Fair and Transparent Decision Making
Document Currently Under Review
Current Status: Under Review - With Editor 16 September 2019
- University legislation, policies and procedures
- Privacy and confidentiality
- Procedural fairness
- Appeal notification
University committees and staff members have the power to make decisions that may have a significant impact on staff, students and other members of the University community.
The University is committed to ensuring that this decision making process is fair and transparent at all times.
In most cases, the decision-making framework will be determined by industrial instruments, University legislation, policies or procedures. These documents may, among other things:
- authorise a particular body or individual to make the decision;
- specify timelines and methods of communication with the relevant student or staff member(s);
- provide parameters on the information and subject matter that should be considered; and
- detail types of decisions that may be reached and penalties that may be applied.
Staff should ensure that they are familiar with the relevant industrial instrument, University legislation, policy or procedure and the decisions governed by them. The relevant procedural and approval processes must be followed when making a decision.
For a decision to be valid and effective, the decision must be one that the decision maker is authorised to make.
The University will comply with the principles of natural justice (also known as procedural fairness) to ensure that the decision making process is fair and proper.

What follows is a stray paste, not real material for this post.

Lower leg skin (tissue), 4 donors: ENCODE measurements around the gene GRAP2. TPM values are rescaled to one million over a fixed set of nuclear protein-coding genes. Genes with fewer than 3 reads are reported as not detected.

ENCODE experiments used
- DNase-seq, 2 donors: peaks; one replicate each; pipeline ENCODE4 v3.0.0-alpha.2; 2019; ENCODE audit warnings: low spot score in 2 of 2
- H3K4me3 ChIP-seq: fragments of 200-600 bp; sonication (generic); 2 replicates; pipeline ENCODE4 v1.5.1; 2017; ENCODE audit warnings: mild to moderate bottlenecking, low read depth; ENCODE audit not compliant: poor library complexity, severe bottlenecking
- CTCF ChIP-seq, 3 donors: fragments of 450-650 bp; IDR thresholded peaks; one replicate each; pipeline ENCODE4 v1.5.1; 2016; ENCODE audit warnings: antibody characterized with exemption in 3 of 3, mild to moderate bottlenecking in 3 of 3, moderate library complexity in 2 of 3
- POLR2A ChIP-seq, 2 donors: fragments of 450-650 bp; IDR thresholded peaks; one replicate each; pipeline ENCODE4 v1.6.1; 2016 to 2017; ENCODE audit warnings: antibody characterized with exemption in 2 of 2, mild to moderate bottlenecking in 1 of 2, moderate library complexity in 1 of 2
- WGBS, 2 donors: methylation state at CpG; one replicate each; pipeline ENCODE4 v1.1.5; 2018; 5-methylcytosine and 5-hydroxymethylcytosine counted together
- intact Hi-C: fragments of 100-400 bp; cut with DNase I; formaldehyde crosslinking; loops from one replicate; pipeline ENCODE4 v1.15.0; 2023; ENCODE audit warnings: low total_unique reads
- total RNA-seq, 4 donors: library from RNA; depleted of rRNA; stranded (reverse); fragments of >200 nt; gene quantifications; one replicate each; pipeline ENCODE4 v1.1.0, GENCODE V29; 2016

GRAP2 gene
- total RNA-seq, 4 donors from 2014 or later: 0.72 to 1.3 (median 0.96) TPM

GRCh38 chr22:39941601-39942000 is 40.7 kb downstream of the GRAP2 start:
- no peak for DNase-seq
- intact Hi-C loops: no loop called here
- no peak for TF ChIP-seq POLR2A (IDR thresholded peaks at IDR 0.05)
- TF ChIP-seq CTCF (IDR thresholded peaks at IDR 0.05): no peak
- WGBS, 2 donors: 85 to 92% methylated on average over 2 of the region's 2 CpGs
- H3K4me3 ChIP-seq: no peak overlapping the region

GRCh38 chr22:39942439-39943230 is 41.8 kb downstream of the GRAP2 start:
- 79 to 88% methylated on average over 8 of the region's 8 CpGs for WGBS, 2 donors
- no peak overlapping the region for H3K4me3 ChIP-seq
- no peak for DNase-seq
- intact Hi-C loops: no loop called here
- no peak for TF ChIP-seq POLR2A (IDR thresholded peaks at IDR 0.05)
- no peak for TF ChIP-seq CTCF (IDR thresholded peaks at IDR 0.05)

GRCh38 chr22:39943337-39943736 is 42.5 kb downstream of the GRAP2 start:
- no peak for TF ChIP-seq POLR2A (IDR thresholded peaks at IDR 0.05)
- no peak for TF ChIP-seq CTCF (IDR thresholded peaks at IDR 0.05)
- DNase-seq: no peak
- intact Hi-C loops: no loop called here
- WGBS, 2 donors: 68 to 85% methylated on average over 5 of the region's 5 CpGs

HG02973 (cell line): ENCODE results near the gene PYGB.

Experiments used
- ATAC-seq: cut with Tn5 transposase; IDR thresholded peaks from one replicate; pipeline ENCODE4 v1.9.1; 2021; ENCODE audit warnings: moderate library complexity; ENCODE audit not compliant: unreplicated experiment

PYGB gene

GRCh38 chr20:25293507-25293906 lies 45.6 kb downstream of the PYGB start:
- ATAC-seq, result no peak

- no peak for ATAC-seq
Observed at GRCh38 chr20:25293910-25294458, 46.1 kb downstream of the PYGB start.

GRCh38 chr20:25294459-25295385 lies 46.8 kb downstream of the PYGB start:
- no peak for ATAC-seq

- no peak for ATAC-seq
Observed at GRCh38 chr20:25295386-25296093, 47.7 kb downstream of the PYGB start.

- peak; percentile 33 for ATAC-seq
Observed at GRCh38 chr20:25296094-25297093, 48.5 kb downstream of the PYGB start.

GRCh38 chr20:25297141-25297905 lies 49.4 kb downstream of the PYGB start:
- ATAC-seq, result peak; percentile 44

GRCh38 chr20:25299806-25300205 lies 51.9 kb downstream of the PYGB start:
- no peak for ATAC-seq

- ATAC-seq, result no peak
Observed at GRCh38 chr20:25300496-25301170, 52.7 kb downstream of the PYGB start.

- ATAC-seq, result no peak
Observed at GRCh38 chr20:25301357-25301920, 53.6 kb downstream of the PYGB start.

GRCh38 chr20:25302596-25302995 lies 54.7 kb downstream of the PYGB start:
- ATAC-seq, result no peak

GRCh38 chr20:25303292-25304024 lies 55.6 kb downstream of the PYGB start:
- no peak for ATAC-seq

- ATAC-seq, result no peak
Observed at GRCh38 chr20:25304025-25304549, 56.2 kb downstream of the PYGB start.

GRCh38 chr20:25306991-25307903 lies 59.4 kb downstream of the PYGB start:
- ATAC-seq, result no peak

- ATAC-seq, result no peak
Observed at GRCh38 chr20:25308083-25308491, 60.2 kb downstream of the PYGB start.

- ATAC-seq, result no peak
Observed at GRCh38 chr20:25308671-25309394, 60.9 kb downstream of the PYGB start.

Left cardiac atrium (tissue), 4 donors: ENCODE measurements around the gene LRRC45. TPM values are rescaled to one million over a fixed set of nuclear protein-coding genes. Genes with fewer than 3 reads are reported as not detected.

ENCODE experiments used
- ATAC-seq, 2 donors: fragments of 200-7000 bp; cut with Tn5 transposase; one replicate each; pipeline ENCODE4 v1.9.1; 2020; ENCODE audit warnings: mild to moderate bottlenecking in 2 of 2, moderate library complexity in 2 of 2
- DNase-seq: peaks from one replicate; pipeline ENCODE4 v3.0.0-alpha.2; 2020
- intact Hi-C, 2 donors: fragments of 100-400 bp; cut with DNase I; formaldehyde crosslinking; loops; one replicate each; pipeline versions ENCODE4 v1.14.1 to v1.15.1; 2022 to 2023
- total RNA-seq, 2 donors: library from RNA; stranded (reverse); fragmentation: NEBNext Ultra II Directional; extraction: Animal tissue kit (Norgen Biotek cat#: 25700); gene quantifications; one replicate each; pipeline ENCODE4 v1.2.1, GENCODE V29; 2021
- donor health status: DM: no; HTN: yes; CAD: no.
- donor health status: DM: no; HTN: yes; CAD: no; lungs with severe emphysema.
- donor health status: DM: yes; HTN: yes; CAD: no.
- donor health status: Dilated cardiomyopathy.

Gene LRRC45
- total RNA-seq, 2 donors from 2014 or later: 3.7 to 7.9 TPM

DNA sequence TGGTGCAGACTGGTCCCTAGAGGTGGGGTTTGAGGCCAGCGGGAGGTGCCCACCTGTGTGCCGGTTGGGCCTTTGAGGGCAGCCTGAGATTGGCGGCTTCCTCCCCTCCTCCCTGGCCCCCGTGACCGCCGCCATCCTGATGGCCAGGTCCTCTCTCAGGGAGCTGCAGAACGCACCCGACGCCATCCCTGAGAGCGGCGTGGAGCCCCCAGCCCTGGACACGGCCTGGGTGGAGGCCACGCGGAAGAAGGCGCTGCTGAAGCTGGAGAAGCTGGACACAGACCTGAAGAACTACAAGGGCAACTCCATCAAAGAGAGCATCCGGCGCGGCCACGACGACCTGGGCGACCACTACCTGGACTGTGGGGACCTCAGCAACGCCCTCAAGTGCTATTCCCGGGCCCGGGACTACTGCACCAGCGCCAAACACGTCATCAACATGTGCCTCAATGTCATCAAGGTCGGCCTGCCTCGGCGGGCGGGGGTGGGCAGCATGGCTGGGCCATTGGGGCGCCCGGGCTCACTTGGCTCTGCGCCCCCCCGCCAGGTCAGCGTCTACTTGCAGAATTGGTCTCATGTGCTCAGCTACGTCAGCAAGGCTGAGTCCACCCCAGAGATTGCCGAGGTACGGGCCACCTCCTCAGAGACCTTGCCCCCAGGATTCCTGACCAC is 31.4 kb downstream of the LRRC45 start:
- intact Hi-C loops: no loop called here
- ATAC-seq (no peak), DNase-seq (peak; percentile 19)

Not all University decisions are subject to these principles. The principles will only apply to the exercise of a power which affects the rights, interests or legitimate expectations of an individual associated with the University.
The principles of natural justice (procedural fairness) are outlined below.
When the University makes a decision about an individual, the individual will be informed of the case against or regarding them, including:
- allegations or accusations made against the individual;
- information upon which the decision will be based;
- criteria for making the decision;
- the nature of the decision that may be made; and
- potential penalties that the University may impose.
If the decision in question is governed by an industrial instrument, University legislation or policy, a copy of the applicable instrument, legislation or policy should be made available to the individual.
What is considered sufficient notice of the hearing will depend on the complexity and urgency of the matter. If an oral hearing is to be held, the individual will be informed in writing of:
- The date and time of the hearing;
- The location of the hearing;
- Those who will be present at the hearing;
- The subject matter of the hearing; and
- Any right to a support person.
Where the applicable instrument, legislation or policy contains specific requirements, such as time frames, these requirements should be strictly observed. If the relevant legislation or policy does not prescribe specific requirements, the decision maker will give notice that is fair and appropriate in the circumstances.
An individual is entitled to the opportunity to reply to a case against them, and to the receipt and consideration of the reply prior to the decision being made.